The Government are prioritising huge investment for housing, with a further £5.3 billion set aside in the Autumn Statement, bringing our total planned spend to more than £25 billion during this Parliament, and we will shortly publish a housing White Paper, which will set out radical plans to boost housing supply in the coming years. I will certainly ensure that there is a briefing for Peers as soon as the White Paper is published. Both the Secretary of State and the Minister of State have indicated an intention to come along to that briefing to help explain some of the intentions.
Perhaps I may give an overview of the Bill. It is part of the plan to deliver more housing and it has two key aims. First, it aims to help identify and free up more land to build homes on, and to give communities as much certainty as possible about where and when development will take place. Secondly, it aims to speed up the delivery of new homes—in particular by reducing the time it takes from planning permission being granted to building work happening on site and, most importantly, new homes being delivered. The Bill also provides a focused set of measures relating to planning and compulsory purchase. These measures will support the Government’s ambitions to boost housing supply while protecting those areas that we value most, including the green belt.
The Bill has two main parts. Part 1 relates to planning and includes measures on neighbourhood planning, local development documents, planning conditions and the planning register. The second part relates to compulsory purchase. The provisions have been subject to rigorous and constructive debate in the other place, and I would like to take a moment to thank my right honourable friend Sajid Javid, the Secretary of State for Communities and Local Government, my honourable friend the Housing and Planning Minister, Gavin Barwell, and Members in the other place, who fulfilled significant roles in shaping and scrutinising the Bill during its consideration there.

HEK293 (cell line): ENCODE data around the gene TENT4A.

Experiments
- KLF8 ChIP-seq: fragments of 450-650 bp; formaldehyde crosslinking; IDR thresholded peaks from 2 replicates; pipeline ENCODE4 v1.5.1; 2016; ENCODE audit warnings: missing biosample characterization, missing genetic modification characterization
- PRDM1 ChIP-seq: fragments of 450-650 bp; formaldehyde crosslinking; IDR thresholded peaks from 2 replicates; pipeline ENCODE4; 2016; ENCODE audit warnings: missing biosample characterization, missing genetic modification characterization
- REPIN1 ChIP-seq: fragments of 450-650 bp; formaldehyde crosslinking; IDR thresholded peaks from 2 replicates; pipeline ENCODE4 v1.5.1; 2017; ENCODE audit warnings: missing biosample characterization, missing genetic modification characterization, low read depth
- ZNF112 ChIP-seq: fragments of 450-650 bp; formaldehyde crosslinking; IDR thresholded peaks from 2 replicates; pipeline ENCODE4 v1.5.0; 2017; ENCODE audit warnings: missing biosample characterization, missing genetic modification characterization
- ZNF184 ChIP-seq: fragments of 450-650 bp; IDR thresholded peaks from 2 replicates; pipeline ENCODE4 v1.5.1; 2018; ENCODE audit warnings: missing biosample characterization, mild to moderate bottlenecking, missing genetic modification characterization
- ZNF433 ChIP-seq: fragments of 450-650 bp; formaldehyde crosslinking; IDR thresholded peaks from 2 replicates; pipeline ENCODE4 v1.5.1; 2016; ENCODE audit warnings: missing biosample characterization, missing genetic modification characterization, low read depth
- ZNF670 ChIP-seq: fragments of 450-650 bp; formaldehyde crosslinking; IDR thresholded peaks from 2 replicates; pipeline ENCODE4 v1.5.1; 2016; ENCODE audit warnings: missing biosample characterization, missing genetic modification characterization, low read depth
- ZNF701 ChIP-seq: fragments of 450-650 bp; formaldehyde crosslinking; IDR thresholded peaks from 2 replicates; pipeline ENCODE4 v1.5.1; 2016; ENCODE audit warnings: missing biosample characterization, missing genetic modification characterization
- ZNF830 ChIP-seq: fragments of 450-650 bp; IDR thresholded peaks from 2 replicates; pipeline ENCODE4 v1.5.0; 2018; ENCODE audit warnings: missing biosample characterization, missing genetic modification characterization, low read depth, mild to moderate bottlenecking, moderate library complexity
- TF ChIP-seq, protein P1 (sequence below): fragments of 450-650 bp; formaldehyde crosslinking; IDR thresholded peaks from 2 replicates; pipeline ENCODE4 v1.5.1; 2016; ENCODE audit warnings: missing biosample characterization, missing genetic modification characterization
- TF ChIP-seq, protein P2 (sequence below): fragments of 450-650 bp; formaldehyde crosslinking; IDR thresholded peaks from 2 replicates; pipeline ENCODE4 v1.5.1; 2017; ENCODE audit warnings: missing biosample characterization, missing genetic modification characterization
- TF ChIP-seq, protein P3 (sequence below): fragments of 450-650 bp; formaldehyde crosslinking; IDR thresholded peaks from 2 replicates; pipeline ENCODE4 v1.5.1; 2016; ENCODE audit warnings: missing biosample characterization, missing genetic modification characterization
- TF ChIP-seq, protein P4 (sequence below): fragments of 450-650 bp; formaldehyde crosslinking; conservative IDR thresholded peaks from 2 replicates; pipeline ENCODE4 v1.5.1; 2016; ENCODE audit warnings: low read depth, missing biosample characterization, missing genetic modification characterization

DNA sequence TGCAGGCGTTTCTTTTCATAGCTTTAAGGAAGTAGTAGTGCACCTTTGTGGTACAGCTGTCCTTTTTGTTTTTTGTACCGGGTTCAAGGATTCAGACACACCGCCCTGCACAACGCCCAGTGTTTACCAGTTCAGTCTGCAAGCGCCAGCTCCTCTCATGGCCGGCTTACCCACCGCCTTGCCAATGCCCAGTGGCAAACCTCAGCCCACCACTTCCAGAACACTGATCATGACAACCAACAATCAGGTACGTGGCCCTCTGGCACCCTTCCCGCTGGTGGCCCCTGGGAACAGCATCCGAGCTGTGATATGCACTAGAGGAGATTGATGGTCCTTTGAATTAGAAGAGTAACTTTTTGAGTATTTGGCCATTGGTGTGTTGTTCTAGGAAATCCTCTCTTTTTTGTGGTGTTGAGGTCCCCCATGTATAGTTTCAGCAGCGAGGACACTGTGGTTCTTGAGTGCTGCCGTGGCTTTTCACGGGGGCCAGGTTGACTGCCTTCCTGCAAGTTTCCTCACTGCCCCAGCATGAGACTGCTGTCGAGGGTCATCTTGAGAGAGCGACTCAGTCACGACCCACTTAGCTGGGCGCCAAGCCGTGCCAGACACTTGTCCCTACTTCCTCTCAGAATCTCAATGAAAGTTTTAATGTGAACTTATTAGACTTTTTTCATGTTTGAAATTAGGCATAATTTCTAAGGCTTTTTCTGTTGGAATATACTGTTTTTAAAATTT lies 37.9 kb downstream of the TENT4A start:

The Minister for Housing and Planning in the other place committed to look in more detail at various issues raised on Report in the Commons, such as matters relating to neighbourhood planning and planning for the housing needs of the elderly and people with disabilities. I will keep the House updated on progress on those matters, but the intention is to bring forward a handful of targeted government amendments at the earliest opportunity during the Bill’s passage in the Lords.
I will speak briefly on the two parts of the Bill that I have outlined. I turn first to Part 1: neighbourhood planning. The first five clauses further strengthen neighbourhood planning and will ensure that communities have a stronger say in the planning of their area. The Localism Act 2011 laid the ground for neighbourhood planning—one of the Government’s great success stories. It has been instrumental in giving real power to local people to shape their area and play their part in delivering the housing and other development that they need. I know that many in the Chamber today can legitimately share in the successes of neighbourhood planning, having spent many tireless hours helping to improve that legislation when it passed through this place. This Bill will build further on that.
Since its inception, more than 2,000 communities have started the process of neighbourhood planning, in areas that include nearly 10 million people. Indeed, recently updated analysis suggests that neighbourhood plans in force that provide a housing number have on average planned for approximately 10% more homes than the number for that area set out by the relevant local planning authority. For example, the award-winning Newport Pagnell neighbourhood plan illustrates the vital contribution that neighbourhood plans make to housing supply. The judges at the 2016 planning and place-making awards highlighted,
“how proactive planning can secure community support for the significant increases in housebuilding that will be required across the country if housing need is ever to be met”.
That plan allocates 1,400 new homes to the area between 2010 and 2026—three times the number that were required by Milton Keynes Council’s Core Strategy, which was adopted in 2013. Furthermore, it was backed by 83% of local voters in a referendum held on 5 May 2016. That is good news indeed.